Issues of International Politics

Course Code :1200PSWVIP
Study domain:Political Sciences
Academic year:2017-2018
Semester:2nd semester
Sequentiality:Issues of International Politics can only be followed if a credit for Introduction to International Relations has been obtained.
Contact hours:45
Credits:6
Study load (hours):168
Contract restrictions: Credit and exam contract not possible
Language of instruction:English
Exam period:exam in the 2nd semester
Lecturer(s)Dirk De Bièvre

3. Course contents *

Overview of the close-reading sessions

  1. 16 February: Introduction

(23 February: no class)

  1. 2 March: The Euro crisis: institutional success or institutional failure?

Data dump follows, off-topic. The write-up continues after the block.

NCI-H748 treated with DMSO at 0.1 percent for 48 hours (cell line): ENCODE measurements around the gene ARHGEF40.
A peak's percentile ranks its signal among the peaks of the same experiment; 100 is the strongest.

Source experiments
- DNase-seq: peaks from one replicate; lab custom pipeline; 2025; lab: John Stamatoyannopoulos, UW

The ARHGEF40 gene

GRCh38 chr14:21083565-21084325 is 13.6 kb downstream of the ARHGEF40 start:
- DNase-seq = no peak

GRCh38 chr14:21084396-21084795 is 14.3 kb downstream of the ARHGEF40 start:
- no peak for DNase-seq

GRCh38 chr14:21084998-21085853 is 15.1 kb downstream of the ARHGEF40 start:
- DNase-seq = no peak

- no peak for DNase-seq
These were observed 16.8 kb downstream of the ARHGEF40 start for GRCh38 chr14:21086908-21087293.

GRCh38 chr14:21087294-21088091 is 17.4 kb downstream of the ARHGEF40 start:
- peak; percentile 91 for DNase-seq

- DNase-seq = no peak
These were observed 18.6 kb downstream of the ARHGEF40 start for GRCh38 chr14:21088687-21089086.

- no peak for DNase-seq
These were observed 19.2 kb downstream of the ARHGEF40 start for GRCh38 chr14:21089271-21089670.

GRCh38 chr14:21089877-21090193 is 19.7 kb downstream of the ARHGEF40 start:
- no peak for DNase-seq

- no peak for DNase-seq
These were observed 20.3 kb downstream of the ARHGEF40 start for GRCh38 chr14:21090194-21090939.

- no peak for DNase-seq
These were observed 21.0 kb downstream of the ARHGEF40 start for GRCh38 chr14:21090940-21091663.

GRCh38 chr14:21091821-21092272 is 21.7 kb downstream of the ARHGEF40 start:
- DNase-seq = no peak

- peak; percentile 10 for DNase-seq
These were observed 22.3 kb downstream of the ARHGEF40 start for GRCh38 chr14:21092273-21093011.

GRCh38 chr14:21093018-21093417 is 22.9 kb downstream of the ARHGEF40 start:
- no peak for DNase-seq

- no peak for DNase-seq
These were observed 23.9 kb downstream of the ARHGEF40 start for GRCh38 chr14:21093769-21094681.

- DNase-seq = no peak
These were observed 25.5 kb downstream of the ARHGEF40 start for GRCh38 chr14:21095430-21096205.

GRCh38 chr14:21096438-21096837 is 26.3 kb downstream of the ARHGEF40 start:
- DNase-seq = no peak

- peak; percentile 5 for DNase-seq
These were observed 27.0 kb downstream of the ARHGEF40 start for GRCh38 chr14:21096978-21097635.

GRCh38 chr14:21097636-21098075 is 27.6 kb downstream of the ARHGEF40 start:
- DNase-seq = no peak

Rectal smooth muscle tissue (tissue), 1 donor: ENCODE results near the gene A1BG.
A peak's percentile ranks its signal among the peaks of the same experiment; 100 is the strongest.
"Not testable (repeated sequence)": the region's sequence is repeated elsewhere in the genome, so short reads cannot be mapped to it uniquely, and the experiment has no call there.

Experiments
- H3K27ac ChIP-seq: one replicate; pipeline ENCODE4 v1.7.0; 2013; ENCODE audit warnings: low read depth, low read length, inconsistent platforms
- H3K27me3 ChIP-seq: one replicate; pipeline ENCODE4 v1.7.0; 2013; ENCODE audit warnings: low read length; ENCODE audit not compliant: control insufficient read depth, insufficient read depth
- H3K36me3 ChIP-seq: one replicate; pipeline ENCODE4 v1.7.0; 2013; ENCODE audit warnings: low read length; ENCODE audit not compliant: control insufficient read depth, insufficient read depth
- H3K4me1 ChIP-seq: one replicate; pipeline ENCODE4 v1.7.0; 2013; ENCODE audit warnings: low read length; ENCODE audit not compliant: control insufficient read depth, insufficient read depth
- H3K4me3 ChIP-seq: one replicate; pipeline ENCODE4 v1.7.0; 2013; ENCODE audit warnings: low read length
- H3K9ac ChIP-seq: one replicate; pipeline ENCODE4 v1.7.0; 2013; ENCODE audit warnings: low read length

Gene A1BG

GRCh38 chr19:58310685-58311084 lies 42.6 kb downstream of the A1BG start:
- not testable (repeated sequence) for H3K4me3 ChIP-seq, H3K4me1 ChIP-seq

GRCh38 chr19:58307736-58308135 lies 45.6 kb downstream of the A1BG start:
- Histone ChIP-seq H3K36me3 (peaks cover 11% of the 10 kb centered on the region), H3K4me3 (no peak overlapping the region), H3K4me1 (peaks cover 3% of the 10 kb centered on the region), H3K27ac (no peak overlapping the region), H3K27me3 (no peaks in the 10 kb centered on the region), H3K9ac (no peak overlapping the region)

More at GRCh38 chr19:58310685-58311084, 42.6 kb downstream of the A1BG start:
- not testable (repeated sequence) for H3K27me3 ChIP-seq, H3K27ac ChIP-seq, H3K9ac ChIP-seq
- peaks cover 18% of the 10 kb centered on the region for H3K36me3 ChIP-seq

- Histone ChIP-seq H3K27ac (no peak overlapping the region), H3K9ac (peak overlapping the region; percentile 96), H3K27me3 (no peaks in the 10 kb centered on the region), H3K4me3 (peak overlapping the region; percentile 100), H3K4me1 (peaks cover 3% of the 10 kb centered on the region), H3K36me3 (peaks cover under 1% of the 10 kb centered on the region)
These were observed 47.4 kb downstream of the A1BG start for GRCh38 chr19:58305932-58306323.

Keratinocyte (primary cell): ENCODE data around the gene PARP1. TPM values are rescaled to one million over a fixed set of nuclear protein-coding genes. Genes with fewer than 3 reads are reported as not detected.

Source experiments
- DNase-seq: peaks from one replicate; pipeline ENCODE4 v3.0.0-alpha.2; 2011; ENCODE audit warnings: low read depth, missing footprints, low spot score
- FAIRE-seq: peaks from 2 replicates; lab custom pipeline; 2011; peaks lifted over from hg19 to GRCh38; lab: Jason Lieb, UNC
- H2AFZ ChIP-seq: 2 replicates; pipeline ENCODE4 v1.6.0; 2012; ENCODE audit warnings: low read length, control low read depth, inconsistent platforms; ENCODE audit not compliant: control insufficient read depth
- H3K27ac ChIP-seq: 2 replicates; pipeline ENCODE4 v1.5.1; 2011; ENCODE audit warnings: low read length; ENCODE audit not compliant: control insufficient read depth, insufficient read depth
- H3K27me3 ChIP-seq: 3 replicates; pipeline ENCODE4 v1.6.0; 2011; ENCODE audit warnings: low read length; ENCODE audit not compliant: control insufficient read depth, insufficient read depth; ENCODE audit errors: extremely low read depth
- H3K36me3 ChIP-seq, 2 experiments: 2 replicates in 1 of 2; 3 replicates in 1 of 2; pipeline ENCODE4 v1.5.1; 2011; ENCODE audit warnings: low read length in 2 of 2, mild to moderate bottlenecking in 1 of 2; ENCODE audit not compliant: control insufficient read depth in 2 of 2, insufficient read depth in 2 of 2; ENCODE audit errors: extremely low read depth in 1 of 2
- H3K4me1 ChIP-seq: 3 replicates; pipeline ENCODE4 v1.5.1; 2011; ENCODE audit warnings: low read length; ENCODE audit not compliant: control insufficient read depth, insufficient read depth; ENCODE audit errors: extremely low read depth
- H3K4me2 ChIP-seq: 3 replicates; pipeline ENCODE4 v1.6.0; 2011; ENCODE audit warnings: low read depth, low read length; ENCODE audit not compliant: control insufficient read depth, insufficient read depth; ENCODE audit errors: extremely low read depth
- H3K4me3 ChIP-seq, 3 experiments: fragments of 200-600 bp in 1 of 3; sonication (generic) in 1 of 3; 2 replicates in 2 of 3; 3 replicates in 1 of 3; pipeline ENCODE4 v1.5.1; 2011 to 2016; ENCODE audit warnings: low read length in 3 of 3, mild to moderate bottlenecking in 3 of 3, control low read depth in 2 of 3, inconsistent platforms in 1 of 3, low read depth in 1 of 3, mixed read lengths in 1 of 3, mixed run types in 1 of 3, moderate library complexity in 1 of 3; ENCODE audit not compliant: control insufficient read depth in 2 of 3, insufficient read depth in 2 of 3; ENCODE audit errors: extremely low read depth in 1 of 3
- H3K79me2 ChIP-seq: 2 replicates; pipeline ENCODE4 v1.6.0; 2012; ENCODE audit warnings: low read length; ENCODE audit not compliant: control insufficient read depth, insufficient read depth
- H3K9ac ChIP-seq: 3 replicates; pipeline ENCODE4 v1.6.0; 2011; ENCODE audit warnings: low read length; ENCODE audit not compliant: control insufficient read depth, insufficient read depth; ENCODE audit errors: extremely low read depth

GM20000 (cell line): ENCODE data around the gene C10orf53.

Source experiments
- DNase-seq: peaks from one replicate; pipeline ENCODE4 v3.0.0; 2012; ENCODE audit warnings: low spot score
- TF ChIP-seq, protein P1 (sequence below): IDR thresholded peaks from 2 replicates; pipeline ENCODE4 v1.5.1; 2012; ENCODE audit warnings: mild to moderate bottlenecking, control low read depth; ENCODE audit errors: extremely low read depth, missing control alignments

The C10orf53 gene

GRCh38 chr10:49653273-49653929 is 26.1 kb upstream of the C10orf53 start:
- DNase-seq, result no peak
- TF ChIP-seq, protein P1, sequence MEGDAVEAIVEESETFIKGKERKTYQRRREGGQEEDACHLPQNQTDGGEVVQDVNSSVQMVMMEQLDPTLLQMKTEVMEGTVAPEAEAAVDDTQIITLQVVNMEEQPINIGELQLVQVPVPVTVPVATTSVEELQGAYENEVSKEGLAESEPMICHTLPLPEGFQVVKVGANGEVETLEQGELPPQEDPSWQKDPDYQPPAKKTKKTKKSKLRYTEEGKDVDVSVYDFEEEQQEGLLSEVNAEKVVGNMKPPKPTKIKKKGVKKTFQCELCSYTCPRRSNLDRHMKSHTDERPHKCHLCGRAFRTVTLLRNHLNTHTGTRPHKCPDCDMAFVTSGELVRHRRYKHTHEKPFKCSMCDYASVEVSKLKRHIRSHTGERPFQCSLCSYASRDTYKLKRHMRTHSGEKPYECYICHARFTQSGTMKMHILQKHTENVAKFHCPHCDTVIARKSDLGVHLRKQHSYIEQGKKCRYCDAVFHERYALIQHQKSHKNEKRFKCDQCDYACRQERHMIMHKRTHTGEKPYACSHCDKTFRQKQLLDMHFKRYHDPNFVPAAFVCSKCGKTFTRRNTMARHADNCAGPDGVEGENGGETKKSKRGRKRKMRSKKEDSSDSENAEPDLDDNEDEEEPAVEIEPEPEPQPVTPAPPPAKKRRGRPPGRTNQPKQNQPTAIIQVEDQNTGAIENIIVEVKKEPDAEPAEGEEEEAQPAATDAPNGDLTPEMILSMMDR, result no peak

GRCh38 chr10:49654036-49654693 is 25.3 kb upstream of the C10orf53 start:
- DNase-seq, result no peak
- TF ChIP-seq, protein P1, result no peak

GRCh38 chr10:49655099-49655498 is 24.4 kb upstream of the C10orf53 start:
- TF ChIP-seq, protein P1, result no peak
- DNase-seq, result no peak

1. Moravcsik (2012)
    2. Jones, Kelemen et al. (2016)
  2. 9 March: International institutions and legalization
    1. Abbott and Snidal (1998)
    2. Keohane, Moravcsik et al. (2000)
  3. 16 March: Judicial politics and negative & positive integration in the EU
    1. Caporaso and Tarrow (2009)
    2. Höpner and Schäfer (2012)
  4. 23 March: Why have nuclear weapons not been used since 1945?
    1. Waltz (1995/2003)
    2. Tannenwald (1999)
  5. 30 March: pooling sovereignty and delegating powers in the EU
    1. Genschel and Jachtenfuchs (2010)
    2. Genschel and Jachtenfuchs (2016)

 (6 & 13 April: no class; Easter break)

  1. 20 April: rising powers: the case of China
    1. Nölke, ten Brink et al. (2015)
    2. Hameiri and Jones (2016)
  2. 27 April: European trade policy/ competition policy
    1. Karagiannis
    2. Damro
  3. 4 May: economic liberalization and political compensation
    1. Sapir
    2. Burgoon

 (18 & 25 May: no class; finalize your paper!)

Course Description